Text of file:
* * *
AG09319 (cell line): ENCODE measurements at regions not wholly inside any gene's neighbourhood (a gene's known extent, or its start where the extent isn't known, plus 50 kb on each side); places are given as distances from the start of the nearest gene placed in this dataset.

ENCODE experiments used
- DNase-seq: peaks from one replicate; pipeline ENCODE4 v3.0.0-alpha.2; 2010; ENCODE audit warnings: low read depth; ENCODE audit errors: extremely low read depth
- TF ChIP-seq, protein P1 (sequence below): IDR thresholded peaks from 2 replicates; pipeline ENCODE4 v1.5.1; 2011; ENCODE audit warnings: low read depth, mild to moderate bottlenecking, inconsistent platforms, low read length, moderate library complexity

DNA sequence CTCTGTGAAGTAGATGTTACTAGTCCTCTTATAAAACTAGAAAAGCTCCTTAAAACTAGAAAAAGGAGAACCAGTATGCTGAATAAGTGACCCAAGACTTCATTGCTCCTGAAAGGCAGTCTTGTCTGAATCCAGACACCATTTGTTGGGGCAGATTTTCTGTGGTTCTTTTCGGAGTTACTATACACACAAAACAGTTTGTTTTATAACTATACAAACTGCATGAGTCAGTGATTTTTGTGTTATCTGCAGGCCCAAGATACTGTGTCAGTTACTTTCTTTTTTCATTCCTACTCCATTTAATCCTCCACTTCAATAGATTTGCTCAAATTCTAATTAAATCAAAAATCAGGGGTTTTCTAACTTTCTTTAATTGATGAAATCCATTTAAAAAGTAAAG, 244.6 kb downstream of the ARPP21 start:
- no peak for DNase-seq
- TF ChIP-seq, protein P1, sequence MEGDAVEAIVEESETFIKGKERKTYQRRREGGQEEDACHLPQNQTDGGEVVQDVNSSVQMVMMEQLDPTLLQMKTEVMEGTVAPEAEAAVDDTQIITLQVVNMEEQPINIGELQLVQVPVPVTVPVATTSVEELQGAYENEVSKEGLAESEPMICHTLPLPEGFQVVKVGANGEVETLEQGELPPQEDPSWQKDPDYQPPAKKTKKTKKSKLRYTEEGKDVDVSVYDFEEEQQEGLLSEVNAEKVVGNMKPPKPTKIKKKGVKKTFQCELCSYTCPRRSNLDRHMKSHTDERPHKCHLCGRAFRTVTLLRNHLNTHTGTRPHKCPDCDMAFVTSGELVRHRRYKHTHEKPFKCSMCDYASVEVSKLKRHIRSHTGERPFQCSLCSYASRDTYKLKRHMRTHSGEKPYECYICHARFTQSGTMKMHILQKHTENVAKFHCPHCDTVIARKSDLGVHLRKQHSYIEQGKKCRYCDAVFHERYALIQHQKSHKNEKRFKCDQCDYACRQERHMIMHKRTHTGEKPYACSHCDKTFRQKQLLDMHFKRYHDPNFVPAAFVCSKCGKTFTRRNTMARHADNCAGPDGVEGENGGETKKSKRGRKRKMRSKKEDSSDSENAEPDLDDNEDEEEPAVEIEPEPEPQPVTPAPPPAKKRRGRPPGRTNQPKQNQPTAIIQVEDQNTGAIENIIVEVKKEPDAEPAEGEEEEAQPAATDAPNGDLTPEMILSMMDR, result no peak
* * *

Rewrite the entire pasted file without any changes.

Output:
AG09319 (cell line): ENCODE measurements at regions not wholly inside any gene's neighbourhood (a gene's known extent, or its start where the extent isn't known, plus 50 kb on each side); places are given as distances from the start of the nearest gene placed in this dataset.

ENCODE experiments used
- DNase-seq: peaks from one replicate; pipeline ENCODE4 v3.0.0-alpha.2; 2010; ENCODE audit warnings: low read depth; ENCODE audit errors: extremely low read depth
- TF ChIP-seq, protein P1 (sequence below): IDR thresholded peaks from 2 replicates; pipeline ENCODE4 v1.5.1; 2011; ENCODE audit warnings: low read depth, mild to moderate bottlenecking, inconsistent platforms, low read length, moderate library complexity

DNA sequence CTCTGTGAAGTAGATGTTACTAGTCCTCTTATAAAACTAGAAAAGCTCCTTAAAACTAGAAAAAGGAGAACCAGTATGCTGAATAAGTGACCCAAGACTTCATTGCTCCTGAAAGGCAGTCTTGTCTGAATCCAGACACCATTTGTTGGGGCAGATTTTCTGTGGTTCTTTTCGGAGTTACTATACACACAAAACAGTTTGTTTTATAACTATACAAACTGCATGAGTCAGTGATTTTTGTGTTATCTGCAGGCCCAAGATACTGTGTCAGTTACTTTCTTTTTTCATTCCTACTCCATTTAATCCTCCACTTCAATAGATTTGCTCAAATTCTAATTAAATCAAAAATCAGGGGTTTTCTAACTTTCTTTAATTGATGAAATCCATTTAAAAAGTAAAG, 244.6 kb downstream of the ARPP21 start:
- no peak for DNase-seq
- TF ChIP-seq, protein P1, sequence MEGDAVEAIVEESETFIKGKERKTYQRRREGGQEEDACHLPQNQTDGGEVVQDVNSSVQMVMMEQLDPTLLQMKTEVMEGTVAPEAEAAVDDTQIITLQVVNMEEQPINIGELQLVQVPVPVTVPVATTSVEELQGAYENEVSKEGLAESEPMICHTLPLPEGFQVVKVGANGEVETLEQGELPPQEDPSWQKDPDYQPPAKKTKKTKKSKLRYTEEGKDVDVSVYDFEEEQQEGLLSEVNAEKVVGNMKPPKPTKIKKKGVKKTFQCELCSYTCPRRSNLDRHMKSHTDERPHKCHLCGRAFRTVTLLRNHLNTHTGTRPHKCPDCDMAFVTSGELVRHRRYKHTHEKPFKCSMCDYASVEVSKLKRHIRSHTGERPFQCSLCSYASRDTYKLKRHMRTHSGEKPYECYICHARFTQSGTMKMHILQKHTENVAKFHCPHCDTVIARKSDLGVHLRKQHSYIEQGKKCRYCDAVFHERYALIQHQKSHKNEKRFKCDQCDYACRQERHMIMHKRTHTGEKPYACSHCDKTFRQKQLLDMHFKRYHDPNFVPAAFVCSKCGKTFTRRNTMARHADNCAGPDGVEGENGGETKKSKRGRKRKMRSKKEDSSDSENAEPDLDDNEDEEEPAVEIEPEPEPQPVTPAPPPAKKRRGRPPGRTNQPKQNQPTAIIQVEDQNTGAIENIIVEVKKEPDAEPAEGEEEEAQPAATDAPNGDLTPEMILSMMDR, result no peak